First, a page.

3 killed in Athens rioting
At least three people were killed Wednesday in Athens when rioters set a bank ablaze during protests by tens of thousands of people over austerity measures demanded by a multibillion-dollar international bailout of Greece.
A 24-hour national strike morphed into the strongest -- and most violent -- show of defiance yet over the austerity plan as millions of workers walked off the job and thousands took to the streets to vent their anger against the government.
In Athens, at least 100,000 protesters stormed the sprawling grounds of Parliament, jeering at politicians and chanting, “Thieves! Thieves!”
Tempers flared when a group of workers in orange caps tried to break through a cordon of riot police. Authorities fired three rounds of pepper gas, but rather than retreat, the demonstrators retaliated, sparking a series of running street battles that quickly engulfed the capital in plumes of acrid smoke.
Black-clad anarchists also emerged from the meandering side streets of downtown, attacking security forces with rocks and homemade bombs.
Dozens of storefronts were shattered, and at least 10 banks were targeted along Athens’ high-end Stadiou Street. Two buildings were set on fire, including a Marfin bank branch employing 20 people.
“We managed to get everyone out except two ladies,” a firefighter at the site said. He said authorities were trying to determine the identity of the third victim, a middle-aged man.
Police later said one of the female victims had been pregnant. They said 12 people had been arrested and dozens hospitalized.
Although the situation had calmed down by early afternoon, at least 1,500 police officers remained deployed across Athens to prevent a flare-up of clashes.
The violence left Greek union leaders deliberating whether to press ahead with planned protests Thursday as Parliament votes on the government’s austerity and reform measures.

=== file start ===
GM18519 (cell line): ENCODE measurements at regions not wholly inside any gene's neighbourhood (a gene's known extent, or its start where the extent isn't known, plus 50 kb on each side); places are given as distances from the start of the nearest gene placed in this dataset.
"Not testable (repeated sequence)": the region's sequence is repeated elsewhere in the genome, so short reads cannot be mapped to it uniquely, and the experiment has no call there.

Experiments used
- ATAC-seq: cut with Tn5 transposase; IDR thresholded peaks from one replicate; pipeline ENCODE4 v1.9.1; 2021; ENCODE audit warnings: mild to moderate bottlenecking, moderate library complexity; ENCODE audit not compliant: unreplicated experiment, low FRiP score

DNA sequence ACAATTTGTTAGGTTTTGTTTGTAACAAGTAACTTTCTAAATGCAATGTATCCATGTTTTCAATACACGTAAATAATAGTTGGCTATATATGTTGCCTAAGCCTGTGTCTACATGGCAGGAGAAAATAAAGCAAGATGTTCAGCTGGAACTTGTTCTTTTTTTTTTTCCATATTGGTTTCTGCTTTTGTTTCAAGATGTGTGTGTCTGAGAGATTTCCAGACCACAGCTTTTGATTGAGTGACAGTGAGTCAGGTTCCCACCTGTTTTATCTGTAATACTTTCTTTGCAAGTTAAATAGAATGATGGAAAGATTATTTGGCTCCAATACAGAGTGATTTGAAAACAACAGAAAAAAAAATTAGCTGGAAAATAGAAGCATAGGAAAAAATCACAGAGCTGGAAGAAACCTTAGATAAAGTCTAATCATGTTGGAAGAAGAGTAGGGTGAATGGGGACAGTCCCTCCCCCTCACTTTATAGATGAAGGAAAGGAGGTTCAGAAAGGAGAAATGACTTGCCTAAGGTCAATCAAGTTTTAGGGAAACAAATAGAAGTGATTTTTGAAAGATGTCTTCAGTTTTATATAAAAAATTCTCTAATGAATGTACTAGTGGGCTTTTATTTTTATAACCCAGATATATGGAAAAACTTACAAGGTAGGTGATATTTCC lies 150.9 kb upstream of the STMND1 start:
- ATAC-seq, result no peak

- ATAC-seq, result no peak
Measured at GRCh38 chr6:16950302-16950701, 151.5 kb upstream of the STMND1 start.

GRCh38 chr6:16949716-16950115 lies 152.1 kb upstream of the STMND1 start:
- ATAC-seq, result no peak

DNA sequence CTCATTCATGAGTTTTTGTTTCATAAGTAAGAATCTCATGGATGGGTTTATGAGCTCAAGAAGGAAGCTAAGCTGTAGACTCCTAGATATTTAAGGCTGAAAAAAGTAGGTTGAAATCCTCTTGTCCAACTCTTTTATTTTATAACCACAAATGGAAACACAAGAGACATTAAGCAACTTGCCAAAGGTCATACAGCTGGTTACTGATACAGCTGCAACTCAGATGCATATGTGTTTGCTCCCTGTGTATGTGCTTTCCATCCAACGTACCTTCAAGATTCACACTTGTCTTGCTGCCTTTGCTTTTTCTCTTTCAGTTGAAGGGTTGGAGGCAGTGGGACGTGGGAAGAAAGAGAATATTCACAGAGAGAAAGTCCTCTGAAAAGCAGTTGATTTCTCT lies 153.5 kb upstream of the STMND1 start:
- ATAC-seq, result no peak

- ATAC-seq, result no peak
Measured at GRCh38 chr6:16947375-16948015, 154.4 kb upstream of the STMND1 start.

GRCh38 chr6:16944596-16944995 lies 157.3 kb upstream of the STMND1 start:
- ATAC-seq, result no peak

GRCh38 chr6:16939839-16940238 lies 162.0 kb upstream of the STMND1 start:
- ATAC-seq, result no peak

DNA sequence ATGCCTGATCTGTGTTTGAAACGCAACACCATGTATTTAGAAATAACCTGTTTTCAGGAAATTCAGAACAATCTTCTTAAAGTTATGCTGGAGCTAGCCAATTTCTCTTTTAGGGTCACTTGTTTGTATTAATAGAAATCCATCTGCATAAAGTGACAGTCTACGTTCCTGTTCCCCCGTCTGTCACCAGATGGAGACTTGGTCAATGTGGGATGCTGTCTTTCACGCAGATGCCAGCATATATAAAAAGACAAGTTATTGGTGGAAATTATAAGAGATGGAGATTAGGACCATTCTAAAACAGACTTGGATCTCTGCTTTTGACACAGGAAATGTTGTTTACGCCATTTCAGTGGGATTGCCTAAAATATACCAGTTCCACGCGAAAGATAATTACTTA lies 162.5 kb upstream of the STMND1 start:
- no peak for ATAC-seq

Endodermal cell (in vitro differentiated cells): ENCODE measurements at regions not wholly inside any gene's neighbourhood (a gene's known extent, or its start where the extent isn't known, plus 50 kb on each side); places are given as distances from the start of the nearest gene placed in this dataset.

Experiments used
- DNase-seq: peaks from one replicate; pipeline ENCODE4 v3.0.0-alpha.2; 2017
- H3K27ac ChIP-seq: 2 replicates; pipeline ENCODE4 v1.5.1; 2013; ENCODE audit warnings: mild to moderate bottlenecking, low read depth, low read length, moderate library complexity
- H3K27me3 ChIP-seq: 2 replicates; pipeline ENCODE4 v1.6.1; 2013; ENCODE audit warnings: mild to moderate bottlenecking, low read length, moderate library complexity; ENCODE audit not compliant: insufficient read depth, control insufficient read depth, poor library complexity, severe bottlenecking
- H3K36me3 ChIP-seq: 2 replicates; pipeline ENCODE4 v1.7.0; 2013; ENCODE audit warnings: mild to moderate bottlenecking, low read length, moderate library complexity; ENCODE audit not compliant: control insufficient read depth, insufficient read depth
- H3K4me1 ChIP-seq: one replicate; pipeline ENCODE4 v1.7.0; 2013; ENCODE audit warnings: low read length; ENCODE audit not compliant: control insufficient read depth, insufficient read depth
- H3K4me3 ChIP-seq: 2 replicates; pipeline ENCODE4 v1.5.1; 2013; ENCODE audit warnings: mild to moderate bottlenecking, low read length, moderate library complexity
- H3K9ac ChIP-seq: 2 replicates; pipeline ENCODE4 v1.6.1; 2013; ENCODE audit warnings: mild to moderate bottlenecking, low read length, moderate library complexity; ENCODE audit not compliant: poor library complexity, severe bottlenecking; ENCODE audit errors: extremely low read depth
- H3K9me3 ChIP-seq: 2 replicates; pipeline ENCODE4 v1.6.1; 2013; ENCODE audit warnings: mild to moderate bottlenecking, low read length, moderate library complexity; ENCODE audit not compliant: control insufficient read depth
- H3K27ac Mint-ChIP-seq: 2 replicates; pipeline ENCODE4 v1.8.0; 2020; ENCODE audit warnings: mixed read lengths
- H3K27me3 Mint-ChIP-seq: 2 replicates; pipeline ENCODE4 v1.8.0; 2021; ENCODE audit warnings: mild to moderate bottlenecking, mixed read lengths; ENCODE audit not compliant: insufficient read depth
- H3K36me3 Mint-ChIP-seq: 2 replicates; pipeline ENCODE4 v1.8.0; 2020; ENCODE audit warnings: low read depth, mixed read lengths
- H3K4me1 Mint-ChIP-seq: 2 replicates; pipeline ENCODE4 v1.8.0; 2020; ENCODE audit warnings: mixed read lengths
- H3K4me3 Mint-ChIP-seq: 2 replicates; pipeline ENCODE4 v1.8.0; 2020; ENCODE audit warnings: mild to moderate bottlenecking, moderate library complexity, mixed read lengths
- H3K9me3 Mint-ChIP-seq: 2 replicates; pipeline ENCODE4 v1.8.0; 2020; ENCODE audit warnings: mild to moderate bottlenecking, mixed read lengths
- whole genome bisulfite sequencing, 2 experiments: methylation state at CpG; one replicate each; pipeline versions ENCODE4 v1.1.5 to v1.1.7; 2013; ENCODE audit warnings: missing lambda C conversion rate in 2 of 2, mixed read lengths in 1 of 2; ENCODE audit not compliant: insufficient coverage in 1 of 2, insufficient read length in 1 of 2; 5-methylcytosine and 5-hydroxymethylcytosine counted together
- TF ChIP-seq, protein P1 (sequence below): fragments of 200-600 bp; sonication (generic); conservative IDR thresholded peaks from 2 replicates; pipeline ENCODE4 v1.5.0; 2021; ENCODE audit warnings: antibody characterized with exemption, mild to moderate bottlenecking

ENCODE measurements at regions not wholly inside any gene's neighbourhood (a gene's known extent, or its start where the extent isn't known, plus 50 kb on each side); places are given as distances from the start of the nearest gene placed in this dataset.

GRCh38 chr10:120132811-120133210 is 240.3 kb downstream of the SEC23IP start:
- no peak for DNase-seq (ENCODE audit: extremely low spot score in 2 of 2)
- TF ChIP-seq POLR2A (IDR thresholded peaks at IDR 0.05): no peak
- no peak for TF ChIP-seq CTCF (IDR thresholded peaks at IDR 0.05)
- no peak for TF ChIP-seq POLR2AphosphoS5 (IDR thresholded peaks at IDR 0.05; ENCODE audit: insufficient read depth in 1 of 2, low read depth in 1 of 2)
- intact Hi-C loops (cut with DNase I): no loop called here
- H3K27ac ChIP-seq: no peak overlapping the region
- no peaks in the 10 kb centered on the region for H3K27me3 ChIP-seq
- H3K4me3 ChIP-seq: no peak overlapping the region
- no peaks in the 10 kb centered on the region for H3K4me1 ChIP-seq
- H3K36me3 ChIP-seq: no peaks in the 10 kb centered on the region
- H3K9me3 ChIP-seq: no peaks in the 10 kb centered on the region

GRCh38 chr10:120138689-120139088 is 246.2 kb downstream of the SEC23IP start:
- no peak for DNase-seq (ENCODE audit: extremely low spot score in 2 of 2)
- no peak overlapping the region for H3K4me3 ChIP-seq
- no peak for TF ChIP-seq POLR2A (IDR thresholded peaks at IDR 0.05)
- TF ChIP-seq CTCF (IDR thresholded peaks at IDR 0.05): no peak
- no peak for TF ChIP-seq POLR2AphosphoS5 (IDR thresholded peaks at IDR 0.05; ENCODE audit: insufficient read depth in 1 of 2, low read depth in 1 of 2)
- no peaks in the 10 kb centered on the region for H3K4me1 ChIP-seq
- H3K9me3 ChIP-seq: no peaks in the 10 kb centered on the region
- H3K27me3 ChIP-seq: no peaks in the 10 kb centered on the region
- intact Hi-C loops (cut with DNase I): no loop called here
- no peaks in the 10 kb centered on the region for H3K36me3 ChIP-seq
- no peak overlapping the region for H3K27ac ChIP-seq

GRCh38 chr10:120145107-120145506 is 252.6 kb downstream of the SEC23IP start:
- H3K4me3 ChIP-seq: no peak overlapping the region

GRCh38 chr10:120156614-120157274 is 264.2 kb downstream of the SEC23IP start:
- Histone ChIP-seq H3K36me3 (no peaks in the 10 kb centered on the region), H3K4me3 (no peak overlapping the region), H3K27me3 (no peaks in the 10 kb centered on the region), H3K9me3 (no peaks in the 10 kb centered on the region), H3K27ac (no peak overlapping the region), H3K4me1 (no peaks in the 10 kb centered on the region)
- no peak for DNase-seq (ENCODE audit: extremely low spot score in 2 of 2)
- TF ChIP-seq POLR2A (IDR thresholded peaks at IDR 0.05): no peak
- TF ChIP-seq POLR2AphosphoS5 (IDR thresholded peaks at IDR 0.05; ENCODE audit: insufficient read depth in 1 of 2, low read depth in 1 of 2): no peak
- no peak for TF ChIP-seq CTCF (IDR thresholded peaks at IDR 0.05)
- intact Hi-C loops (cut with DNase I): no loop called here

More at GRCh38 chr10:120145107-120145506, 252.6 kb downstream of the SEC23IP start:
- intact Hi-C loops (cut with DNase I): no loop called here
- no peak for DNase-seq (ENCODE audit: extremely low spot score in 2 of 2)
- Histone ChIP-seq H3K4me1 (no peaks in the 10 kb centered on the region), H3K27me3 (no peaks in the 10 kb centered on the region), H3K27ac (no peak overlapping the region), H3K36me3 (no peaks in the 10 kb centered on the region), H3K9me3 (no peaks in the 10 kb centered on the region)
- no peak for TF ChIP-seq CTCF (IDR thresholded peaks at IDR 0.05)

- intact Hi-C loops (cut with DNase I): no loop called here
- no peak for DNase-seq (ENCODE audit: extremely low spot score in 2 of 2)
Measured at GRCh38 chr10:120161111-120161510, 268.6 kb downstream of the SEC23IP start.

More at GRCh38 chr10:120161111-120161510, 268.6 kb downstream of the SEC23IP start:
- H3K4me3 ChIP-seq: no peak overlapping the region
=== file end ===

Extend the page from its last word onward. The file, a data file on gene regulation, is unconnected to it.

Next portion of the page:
Laden with about $400 billion in debt and a budget deficit equal to 13.6% of the gross domestic product, Greece has been struggling to claw its way out of a financial crisis that has pushed the nation to the brink of bankruptcy and imperiled the euro 11 years after the currency’s inception.
Pressed for cash and after weeks of market turmoil, Athens announced a new raft of austerity measures in return for a $146-billion lifeline of loans from the European Union and the International Monetary Fund to prevent Greece from facing a humiliating default.
The painful retrenchment plan has unleashed vociferous opposition from unions and social activists who view the new measures -- mainly sales tax increases and deeper cuts in pensions and public servants’ pay -- as a savage attack on workers’ rights.
“Everyone is furious,” said George Pavlopoulos, a bespectacled bank employee and union representative.
“These measures leave no one untouched. We have no other option but to revolt.”
The demonstrations, organized by labor unions, mark the first major test for the Socialist government since Prime Minister George Papandreou unveiled the budget cuts dictated by the EU and the IMF in return for the bailout.
Papandreou surged to power in October after trouncing a scandal-ridden center-right government with promises to protect salaries and pensions. The new government announced a $4.5-billion stimulus package designed to resuscitate the economy through infrastructure projects and environmentally sustainable development.
Yet, just weeks later, Athens backpedaled on all its pledges, shocking the EU and world markets with a budget deficit initially reported as 12.7%, the highest among the 16 countries that use the euro, which are obliged to hold deficits under 3%.
Facing spiraling costs for borrowing and a debt repayment later this month, the Greek government decided to accept the three-year rescue package of loans from other Eurozone countries and the IMF.
But the public backlash presents a severe test of Athens’ political will.
“With angry people on the streets, Papandreou’s job will become so much more difficult,” said George Kirtsos, a publisher and political commentator. “His reforms won’t be derailed, but they will require more time to implement.”
Wednesday’s national strike paralyzed Greece, grounding commercial planes and keeping this sun-kissed nation of 11 million people isolated.
The Acropolis and scores of other archaeological sites were closed, as were schools and state buildings. Hospitals and public utilities operated with skeleton staffs.
Union brass described the general strike as necessary to get Greece’s leaders to listen to their concerns.
“The country has to be paralyzed for the government to cave in to our demands,” said Sotiris Martalis, a leading member of ADEDY, Greece’s civil servants union. “This isn’t about rowdy Greeks making a bit of noise. This is a matter of survival for us, and we’re determined.”